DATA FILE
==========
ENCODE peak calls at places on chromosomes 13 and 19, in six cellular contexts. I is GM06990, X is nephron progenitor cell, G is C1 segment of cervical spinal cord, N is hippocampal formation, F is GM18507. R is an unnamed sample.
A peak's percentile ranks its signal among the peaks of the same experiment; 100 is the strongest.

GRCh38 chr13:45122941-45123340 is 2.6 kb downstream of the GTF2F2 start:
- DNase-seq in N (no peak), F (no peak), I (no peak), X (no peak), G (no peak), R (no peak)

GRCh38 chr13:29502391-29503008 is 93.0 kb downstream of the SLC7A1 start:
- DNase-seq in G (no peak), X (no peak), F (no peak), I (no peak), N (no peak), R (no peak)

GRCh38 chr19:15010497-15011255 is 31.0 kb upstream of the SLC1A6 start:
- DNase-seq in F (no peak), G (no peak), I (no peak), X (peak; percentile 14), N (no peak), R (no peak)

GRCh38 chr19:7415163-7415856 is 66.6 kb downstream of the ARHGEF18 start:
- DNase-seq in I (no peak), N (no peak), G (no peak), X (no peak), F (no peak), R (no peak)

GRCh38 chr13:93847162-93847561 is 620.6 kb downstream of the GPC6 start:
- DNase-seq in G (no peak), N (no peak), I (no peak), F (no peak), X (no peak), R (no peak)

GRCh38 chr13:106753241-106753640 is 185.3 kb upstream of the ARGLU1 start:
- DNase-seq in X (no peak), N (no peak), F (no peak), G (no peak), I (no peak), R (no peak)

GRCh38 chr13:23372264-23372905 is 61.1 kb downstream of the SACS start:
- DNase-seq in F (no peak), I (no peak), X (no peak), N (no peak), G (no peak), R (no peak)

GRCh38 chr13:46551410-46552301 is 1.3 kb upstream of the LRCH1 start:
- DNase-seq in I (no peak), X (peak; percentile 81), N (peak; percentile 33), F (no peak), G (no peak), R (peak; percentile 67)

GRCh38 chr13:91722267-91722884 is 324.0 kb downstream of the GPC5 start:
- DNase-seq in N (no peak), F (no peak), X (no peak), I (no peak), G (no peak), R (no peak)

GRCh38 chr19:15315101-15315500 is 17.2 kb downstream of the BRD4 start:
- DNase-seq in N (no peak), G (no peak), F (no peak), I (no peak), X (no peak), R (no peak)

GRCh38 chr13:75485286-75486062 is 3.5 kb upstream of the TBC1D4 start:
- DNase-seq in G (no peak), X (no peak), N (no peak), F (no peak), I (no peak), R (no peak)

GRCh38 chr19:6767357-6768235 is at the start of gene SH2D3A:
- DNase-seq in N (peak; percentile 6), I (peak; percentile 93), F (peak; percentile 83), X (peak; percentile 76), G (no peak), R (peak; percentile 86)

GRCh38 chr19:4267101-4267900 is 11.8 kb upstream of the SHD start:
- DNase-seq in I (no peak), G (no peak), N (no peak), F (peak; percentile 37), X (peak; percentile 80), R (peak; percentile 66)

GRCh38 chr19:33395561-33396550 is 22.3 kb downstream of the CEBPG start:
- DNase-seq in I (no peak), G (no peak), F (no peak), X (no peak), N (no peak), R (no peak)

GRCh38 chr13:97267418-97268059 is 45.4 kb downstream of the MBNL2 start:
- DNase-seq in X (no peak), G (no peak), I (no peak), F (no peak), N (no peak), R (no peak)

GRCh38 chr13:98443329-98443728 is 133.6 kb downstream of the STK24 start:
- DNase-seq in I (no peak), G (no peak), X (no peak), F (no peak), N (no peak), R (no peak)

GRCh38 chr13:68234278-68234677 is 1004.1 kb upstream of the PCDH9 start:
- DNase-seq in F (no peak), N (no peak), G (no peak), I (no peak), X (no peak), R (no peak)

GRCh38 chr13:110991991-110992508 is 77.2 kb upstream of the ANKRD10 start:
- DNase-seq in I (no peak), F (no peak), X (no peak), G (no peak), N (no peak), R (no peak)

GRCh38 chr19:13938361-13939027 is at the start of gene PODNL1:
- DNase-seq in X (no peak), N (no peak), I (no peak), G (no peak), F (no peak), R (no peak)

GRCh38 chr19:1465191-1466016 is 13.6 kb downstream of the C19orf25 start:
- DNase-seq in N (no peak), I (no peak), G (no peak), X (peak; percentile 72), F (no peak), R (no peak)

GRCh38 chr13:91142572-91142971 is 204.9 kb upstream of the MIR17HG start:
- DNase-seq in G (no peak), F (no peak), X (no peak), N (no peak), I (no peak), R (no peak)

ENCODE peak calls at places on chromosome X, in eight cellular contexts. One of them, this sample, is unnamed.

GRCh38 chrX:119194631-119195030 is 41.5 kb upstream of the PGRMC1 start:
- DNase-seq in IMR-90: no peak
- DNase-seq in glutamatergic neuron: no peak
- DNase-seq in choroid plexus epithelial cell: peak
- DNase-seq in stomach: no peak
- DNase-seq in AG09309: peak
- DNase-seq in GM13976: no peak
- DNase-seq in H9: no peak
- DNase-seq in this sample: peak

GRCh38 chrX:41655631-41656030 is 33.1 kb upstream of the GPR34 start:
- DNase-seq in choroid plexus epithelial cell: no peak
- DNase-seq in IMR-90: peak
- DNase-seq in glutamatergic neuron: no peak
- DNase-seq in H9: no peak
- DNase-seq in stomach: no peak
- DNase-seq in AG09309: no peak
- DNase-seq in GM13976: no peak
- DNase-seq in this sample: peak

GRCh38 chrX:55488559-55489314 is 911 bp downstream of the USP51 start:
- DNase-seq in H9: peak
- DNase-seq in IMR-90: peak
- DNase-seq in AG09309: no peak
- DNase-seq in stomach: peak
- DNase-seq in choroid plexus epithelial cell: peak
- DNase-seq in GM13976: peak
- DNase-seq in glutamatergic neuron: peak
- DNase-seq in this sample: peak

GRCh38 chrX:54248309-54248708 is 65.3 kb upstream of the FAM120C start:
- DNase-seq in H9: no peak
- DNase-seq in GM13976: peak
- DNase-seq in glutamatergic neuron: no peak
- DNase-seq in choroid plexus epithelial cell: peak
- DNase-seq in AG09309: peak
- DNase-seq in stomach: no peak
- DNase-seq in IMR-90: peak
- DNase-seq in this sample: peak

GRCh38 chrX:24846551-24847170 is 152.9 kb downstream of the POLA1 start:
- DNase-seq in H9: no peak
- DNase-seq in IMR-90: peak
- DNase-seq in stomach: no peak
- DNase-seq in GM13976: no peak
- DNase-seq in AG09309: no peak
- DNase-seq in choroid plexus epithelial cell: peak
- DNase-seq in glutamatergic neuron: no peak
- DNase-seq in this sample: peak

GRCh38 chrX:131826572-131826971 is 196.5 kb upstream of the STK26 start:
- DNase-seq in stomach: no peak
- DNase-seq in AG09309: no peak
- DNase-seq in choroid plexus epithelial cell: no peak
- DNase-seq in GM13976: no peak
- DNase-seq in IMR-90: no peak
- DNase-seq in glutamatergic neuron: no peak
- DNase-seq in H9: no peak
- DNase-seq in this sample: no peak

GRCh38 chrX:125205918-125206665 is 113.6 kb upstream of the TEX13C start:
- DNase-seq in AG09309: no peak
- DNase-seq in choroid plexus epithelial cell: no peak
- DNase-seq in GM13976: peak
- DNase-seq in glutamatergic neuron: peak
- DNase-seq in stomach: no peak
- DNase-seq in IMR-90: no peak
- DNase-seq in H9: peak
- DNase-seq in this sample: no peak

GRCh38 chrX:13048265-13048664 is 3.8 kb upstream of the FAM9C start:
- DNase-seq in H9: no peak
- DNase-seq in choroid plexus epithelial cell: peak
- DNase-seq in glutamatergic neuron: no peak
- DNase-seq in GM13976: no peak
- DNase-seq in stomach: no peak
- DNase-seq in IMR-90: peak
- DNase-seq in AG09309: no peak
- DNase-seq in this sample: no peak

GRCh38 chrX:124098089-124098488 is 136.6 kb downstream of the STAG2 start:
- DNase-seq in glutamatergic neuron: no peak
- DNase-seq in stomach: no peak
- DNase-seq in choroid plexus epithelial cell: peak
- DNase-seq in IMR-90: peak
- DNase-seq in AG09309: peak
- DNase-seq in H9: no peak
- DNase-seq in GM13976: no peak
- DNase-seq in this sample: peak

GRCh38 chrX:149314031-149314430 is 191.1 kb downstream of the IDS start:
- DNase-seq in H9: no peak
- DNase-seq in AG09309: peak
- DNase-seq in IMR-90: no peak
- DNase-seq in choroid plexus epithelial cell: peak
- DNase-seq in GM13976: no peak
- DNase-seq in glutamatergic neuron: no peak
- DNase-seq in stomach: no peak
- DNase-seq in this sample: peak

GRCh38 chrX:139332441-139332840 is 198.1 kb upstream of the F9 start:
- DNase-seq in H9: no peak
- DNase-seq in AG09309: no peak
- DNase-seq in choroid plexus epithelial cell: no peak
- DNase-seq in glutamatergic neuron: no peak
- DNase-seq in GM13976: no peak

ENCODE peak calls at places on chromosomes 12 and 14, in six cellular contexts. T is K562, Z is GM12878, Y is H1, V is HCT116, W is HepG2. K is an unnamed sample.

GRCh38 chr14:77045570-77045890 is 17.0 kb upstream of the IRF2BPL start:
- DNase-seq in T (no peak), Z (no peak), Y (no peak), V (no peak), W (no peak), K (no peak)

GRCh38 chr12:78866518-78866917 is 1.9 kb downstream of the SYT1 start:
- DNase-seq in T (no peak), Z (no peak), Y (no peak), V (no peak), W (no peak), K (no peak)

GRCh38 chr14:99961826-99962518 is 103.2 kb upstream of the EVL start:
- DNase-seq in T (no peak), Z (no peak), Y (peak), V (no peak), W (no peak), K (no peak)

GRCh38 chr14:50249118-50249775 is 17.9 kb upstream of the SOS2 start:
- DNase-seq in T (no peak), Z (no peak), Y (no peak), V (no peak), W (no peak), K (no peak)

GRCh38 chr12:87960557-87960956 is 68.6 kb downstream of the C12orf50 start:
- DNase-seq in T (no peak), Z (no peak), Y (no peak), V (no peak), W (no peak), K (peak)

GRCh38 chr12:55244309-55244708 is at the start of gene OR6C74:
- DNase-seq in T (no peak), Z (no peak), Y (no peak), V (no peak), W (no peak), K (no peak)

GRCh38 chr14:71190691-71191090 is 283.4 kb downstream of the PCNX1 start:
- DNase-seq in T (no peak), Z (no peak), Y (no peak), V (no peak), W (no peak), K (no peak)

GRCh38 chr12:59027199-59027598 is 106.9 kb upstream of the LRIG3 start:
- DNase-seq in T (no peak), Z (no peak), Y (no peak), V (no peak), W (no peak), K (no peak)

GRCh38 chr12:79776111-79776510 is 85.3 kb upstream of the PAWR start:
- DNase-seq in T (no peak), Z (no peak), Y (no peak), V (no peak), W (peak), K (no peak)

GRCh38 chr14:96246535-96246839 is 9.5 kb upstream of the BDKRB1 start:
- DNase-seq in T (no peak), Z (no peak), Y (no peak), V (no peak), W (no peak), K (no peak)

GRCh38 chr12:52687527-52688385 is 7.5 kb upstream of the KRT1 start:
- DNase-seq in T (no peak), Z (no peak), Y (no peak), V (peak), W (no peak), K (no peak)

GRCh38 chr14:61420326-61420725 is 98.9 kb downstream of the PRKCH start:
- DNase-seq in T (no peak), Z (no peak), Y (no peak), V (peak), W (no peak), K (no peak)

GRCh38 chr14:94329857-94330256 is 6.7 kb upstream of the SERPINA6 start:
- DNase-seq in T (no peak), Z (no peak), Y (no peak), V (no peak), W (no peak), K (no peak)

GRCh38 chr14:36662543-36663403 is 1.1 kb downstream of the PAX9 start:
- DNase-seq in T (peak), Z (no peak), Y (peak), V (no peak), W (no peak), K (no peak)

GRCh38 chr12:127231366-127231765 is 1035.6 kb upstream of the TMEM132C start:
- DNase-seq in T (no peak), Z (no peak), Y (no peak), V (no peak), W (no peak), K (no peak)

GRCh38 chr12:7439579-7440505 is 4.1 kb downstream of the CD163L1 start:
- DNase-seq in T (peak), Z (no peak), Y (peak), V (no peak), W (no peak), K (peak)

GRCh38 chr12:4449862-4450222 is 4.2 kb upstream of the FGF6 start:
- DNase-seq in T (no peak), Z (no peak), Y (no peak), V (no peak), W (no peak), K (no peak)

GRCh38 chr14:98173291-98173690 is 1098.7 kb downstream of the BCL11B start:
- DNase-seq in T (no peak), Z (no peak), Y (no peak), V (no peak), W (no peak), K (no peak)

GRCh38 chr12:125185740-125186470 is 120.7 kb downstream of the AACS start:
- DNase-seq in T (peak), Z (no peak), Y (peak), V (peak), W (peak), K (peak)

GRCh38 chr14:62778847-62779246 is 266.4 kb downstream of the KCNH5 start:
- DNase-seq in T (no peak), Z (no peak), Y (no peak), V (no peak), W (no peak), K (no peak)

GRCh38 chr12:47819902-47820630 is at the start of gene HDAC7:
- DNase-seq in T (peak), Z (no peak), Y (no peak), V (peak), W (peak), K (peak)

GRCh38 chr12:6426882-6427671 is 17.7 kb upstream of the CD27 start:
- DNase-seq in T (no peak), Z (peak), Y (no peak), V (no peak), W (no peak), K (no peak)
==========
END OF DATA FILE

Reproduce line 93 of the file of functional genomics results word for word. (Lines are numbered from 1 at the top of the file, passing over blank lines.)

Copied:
- DNase-seq in AG09309: no peak